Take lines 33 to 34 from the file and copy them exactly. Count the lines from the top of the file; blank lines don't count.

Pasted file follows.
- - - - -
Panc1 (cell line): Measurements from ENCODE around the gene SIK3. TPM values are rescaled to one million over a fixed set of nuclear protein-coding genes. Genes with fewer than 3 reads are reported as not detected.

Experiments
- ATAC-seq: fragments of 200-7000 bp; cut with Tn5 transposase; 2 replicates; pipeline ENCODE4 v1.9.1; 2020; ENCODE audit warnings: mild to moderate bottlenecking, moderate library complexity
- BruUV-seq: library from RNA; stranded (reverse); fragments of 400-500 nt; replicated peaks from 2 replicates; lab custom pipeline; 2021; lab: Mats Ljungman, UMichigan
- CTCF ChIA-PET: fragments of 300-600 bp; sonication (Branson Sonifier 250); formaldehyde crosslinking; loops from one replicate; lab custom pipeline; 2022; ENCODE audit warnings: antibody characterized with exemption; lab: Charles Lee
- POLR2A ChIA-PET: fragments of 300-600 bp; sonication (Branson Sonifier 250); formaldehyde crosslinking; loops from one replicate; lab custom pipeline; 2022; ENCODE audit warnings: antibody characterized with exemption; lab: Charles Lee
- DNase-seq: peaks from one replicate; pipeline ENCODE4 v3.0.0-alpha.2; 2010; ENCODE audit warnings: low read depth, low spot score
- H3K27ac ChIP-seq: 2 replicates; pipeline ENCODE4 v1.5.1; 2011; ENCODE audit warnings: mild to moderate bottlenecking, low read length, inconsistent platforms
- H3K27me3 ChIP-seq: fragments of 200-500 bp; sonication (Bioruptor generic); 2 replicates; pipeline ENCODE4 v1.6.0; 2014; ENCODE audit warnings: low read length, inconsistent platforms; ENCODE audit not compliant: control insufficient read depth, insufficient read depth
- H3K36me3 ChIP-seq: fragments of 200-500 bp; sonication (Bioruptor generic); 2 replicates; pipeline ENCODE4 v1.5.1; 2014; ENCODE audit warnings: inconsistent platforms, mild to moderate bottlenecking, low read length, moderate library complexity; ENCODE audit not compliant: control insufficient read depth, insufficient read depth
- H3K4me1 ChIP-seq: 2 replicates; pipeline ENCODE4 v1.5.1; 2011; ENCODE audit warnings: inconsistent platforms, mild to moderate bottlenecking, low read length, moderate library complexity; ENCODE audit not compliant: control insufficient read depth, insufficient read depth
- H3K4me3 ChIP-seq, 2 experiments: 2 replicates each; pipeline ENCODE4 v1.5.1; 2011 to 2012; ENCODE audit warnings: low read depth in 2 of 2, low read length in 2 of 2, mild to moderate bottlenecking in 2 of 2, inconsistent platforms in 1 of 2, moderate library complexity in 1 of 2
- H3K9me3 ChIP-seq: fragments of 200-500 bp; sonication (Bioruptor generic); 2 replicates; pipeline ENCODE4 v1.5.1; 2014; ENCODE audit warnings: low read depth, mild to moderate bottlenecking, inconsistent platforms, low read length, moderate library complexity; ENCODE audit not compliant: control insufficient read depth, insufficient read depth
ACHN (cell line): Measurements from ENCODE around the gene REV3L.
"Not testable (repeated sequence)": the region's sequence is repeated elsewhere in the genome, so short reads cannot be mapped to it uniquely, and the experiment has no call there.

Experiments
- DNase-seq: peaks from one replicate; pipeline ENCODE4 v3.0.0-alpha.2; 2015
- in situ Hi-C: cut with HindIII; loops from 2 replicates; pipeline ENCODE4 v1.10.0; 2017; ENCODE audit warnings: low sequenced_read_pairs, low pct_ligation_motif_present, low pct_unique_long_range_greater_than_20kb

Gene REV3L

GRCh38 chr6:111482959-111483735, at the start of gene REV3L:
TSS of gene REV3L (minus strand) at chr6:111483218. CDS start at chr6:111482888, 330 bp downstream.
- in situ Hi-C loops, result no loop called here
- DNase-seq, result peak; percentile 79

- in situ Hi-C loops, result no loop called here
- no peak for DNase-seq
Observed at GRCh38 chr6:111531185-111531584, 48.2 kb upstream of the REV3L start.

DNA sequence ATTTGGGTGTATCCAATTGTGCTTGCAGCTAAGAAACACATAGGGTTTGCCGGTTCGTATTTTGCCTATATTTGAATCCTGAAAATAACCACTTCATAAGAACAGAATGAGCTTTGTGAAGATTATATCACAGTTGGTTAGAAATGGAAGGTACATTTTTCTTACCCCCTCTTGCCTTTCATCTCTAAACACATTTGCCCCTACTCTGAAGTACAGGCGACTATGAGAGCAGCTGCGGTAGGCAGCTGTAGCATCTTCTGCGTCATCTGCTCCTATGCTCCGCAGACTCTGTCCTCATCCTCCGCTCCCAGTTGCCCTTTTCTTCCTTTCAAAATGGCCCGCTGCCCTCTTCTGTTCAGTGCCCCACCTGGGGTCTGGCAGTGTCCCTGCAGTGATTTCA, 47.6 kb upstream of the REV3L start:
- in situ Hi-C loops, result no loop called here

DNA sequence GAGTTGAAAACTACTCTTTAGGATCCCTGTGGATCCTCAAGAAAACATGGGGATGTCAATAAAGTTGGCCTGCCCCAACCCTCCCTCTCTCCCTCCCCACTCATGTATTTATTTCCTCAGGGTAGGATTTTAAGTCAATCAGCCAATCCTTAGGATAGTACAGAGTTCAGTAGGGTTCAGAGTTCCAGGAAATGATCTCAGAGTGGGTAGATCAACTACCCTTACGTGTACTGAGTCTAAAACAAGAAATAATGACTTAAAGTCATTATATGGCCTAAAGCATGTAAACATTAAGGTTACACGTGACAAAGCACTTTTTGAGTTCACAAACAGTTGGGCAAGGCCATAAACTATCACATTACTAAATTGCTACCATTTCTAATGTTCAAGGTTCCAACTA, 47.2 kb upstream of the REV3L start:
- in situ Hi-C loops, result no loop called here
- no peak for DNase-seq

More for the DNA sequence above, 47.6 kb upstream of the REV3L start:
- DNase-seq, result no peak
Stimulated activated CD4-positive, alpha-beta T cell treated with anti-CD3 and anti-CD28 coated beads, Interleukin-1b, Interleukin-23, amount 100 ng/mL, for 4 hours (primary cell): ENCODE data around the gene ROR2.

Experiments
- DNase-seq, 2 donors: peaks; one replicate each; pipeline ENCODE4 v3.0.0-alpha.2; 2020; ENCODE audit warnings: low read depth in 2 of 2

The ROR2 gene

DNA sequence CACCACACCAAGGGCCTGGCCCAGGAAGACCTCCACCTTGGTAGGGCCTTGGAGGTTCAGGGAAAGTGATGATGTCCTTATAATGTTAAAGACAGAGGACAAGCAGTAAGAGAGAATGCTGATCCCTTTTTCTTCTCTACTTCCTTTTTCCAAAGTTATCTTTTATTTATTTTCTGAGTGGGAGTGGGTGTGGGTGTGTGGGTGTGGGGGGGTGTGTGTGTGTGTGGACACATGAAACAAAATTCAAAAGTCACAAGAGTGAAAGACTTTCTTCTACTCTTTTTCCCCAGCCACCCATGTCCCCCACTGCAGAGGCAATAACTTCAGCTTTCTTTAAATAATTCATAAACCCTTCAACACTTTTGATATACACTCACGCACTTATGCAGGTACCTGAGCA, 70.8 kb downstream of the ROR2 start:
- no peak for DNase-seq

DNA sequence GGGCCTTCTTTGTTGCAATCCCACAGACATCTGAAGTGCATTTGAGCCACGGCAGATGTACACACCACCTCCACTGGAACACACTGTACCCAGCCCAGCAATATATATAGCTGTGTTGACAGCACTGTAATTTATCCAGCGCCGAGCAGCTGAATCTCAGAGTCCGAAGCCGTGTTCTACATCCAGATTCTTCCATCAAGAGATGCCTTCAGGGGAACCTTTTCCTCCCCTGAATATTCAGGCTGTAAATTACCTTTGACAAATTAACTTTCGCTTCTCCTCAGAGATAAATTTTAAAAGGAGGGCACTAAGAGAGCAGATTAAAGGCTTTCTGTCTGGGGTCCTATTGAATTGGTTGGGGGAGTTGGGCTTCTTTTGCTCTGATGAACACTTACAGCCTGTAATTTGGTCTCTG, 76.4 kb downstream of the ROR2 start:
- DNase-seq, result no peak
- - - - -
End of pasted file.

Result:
- DNase-seq, result no peak
Stimulated activated CD4-positive, alpha-beta T cell treated with anti-CD3 and anti-CD28 coated beads, Interleukin-1b, Interleukin-23, amount 100 ng/mL, for 4 hours (primary cell): ENCODE data around the gene ROR2.